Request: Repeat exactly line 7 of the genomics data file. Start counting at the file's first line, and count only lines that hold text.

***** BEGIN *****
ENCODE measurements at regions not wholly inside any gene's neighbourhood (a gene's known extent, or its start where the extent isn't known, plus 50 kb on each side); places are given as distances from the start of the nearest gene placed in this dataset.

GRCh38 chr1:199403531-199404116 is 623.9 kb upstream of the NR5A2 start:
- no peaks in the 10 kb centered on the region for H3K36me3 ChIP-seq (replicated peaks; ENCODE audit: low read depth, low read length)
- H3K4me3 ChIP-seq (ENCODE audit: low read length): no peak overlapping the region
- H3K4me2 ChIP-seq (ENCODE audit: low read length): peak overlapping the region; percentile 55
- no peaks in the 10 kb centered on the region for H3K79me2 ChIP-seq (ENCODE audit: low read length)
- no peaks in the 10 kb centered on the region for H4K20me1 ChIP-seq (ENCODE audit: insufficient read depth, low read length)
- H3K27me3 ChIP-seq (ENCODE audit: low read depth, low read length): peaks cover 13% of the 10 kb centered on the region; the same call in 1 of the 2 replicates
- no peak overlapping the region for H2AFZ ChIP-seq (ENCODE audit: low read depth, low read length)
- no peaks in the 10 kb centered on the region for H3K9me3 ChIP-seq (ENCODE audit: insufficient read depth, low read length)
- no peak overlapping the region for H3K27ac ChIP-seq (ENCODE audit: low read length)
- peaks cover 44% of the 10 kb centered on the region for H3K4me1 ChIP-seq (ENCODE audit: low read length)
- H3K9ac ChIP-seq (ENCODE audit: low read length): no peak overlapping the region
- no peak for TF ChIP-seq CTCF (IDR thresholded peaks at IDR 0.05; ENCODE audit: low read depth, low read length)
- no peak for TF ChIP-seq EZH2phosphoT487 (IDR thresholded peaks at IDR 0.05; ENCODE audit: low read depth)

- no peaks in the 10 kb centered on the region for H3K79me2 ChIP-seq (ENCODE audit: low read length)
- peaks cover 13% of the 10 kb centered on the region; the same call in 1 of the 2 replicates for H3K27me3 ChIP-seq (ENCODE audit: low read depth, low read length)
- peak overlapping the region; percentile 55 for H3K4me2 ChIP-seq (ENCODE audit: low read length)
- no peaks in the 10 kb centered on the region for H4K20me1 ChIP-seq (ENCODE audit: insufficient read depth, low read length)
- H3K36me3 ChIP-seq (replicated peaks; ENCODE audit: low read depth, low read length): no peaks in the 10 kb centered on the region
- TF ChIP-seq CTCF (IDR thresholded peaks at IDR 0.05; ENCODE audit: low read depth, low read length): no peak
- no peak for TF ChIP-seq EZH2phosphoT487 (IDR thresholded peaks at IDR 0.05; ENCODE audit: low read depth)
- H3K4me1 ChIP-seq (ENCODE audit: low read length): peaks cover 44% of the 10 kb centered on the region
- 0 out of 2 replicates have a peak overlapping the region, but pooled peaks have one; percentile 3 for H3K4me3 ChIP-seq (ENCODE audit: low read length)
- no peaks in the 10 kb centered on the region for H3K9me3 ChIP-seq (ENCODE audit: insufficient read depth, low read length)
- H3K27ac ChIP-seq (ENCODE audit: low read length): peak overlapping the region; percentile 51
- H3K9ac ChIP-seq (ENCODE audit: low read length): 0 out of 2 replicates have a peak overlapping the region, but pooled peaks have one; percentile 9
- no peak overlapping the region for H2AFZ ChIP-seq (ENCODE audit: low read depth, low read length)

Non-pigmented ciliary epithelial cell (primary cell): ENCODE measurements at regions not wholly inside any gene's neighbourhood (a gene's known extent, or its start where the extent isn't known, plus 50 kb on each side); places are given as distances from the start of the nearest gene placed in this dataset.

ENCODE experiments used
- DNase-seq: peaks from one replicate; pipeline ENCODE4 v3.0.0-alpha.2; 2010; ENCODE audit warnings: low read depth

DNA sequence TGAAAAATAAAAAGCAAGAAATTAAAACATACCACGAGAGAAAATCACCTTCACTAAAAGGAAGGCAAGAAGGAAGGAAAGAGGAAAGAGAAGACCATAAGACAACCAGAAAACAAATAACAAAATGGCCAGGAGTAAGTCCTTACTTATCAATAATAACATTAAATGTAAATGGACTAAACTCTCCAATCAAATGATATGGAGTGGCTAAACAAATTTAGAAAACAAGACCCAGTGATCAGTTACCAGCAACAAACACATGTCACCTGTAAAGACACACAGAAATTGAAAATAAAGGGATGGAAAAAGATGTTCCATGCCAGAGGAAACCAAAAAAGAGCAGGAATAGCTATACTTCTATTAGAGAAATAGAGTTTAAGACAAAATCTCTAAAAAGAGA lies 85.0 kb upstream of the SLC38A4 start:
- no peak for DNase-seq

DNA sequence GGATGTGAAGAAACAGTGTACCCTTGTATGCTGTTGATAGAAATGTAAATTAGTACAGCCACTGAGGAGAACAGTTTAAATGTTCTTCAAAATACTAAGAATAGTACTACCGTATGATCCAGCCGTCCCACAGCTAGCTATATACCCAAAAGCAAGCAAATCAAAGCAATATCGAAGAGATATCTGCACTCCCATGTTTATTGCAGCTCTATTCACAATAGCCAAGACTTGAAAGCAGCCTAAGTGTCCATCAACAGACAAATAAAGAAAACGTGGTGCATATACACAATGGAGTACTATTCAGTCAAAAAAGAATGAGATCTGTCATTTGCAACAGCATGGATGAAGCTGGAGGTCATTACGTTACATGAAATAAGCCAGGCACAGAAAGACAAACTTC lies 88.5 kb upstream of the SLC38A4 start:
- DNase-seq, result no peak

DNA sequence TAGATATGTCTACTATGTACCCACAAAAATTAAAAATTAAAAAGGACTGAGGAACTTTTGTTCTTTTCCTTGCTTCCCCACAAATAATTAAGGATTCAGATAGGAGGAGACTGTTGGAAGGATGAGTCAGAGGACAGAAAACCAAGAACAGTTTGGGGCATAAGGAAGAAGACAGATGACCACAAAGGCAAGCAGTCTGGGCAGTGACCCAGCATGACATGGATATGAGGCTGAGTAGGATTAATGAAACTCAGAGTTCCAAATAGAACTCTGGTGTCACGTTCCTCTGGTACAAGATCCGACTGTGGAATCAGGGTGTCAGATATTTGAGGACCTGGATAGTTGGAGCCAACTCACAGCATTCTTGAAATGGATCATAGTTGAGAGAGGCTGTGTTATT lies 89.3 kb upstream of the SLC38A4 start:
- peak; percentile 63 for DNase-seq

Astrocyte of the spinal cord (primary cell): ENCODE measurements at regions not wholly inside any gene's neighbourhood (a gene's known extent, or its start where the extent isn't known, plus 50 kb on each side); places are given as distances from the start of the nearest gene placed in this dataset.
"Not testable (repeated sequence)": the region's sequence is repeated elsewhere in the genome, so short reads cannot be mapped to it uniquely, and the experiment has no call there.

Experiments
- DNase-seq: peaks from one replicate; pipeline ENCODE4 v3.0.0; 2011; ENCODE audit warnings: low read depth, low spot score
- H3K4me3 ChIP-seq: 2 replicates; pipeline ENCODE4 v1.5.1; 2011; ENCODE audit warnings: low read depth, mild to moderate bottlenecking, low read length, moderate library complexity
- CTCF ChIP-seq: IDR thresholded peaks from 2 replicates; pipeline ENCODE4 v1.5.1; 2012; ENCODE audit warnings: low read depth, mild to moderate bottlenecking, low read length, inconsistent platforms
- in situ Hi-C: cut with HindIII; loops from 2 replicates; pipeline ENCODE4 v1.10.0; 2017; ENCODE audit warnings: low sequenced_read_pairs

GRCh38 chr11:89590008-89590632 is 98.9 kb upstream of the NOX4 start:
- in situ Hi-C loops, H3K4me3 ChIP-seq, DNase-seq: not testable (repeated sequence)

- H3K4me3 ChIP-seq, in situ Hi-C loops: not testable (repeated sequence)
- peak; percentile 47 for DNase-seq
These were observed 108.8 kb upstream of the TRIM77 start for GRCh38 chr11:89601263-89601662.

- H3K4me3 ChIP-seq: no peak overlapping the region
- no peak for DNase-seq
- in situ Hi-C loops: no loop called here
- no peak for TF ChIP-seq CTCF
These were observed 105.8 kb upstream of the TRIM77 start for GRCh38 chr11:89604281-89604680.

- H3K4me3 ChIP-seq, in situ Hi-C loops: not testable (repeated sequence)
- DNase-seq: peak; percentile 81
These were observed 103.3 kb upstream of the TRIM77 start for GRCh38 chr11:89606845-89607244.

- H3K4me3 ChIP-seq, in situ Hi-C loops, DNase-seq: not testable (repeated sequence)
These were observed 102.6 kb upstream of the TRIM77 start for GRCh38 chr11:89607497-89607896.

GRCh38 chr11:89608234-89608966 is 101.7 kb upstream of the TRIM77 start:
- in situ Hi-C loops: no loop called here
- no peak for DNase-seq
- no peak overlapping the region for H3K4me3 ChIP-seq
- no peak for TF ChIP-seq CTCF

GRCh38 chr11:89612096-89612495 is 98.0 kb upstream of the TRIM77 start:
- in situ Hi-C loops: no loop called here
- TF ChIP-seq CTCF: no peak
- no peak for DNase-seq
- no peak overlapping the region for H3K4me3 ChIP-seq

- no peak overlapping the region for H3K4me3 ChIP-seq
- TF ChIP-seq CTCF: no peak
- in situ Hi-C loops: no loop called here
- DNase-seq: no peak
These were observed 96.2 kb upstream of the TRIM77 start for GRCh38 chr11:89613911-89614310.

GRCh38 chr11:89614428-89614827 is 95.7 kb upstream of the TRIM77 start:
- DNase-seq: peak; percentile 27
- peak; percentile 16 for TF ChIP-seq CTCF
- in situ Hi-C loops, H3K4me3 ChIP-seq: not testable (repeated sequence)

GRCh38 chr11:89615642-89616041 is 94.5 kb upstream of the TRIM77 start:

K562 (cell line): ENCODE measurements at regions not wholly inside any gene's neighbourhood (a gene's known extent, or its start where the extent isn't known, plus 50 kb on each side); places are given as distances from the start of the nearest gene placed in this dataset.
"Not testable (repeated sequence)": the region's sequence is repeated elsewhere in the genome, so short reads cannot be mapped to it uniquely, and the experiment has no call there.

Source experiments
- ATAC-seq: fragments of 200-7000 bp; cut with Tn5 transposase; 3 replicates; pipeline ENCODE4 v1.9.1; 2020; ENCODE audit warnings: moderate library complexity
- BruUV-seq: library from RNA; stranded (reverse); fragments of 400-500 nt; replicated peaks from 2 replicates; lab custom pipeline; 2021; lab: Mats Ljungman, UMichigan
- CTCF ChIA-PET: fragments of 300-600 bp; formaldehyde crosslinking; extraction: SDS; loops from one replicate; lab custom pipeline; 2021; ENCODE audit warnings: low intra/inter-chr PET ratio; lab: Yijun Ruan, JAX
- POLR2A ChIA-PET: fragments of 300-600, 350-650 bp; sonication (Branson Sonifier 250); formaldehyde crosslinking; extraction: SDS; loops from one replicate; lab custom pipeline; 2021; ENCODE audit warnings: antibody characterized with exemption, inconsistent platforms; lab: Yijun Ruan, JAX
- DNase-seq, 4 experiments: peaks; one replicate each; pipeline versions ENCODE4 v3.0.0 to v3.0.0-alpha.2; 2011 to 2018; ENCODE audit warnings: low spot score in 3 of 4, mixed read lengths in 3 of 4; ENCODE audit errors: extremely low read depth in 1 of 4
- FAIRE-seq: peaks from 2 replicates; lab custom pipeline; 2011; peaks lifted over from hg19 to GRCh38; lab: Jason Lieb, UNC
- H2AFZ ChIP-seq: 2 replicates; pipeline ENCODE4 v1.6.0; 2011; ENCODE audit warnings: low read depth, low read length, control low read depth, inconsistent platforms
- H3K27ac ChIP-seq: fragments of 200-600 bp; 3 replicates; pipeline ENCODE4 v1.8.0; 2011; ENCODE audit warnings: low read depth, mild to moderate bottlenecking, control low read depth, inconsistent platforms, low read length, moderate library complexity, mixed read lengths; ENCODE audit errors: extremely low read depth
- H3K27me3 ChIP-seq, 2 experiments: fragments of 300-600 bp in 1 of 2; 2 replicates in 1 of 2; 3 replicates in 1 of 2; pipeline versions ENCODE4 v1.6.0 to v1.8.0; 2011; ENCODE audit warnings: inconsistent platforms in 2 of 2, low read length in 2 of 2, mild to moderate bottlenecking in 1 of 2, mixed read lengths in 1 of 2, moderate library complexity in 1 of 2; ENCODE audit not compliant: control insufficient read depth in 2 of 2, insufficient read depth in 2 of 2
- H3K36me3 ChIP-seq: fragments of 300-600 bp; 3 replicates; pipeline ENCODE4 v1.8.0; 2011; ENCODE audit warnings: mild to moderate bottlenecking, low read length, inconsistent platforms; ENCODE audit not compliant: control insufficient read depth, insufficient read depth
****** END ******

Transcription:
- no peaks in the 10 kb centered on the region for H4K20me1 ChIP-seq (ENCODE audit: insufficient read depth, low read length)